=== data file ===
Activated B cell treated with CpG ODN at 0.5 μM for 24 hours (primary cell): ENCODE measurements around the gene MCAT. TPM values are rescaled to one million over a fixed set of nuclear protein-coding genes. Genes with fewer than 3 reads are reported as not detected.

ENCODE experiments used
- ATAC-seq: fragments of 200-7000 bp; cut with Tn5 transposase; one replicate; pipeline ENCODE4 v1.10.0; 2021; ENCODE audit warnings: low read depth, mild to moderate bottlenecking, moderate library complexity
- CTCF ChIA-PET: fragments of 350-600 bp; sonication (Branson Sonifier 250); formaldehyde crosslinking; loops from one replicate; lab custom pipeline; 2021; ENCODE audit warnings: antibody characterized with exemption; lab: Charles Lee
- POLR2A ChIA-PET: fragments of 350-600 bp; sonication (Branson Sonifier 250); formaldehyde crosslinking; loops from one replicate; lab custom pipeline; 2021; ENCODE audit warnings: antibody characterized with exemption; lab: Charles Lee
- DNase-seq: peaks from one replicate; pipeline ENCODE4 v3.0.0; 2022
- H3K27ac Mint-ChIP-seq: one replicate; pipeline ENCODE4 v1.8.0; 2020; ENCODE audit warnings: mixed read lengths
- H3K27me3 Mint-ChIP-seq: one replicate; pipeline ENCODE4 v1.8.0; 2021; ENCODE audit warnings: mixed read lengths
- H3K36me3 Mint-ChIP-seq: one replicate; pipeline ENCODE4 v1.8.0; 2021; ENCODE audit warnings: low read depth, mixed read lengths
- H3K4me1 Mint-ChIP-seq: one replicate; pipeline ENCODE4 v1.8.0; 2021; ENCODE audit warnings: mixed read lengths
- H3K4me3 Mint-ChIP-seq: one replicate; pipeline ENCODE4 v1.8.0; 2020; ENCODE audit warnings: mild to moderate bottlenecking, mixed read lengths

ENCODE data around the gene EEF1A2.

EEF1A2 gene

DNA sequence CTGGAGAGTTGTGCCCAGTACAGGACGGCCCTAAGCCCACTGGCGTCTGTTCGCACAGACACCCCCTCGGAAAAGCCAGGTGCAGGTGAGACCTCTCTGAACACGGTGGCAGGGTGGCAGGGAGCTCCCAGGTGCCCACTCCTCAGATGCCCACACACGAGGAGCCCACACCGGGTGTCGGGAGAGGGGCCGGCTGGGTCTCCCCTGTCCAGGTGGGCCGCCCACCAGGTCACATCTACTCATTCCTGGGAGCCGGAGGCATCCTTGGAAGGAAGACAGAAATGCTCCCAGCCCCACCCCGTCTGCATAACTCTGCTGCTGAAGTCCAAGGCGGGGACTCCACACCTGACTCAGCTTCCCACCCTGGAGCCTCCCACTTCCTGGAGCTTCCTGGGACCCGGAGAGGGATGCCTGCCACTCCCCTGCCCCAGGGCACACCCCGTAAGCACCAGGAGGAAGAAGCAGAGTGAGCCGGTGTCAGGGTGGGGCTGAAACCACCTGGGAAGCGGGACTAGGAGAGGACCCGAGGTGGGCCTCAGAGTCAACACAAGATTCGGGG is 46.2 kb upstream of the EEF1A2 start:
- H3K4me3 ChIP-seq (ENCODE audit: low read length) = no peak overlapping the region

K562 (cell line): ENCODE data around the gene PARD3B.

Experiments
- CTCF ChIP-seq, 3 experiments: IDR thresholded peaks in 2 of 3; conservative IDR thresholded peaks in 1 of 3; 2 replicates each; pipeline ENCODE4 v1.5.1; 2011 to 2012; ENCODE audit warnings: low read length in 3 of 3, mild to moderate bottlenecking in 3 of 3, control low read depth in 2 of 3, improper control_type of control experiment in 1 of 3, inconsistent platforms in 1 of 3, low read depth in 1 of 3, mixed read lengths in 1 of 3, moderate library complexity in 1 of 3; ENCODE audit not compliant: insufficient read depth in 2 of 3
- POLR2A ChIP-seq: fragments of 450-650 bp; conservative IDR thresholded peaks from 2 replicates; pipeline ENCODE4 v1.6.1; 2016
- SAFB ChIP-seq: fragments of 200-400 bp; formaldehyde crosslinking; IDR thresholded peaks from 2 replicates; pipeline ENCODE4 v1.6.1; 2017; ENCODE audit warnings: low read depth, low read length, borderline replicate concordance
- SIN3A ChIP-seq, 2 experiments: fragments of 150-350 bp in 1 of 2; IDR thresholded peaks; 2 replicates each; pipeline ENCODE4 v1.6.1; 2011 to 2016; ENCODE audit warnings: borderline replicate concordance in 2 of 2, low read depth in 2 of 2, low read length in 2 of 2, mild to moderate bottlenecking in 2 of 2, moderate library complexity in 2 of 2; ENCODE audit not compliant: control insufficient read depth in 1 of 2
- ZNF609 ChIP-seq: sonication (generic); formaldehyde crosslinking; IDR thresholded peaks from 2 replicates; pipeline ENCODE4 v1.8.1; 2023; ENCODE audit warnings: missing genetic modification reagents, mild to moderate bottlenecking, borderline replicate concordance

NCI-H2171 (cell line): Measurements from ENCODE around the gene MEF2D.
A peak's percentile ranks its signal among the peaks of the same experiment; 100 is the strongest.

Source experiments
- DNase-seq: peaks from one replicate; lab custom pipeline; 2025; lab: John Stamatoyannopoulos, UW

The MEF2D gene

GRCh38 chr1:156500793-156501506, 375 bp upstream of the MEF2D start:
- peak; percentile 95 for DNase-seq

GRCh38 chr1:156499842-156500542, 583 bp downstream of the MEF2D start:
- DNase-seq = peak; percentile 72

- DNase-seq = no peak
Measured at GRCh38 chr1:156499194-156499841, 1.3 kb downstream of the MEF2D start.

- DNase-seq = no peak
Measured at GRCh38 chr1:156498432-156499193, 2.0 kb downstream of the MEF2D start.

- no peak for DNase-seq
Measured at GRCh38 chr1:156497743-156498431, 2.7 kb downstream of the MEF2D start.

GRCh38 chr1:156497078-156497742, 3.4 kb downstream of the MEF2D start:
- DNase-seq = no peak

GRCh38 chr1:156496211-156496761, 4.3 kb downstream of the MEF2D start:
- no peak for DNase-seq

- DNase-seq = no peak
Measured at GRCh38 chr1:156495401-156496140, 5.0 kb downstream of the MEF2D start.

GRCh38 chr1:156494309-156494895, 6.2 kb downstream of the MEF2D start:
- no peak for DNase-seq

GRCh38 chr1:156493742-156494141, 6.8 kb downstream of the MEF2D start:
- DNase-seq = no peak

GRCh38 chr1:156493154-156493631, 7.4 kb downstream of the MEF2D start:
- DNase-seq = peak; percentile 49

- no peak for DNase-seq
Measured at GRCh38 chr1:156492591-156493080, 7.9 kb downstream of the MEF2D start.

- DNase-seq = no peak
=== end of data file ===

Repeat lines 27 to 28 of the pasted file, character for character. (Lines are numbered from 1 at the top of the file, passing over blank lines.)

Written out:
The MEF2D gene

GRCh38 chr1:156500793-156501506, 375 bp upstream of the MEF2D start: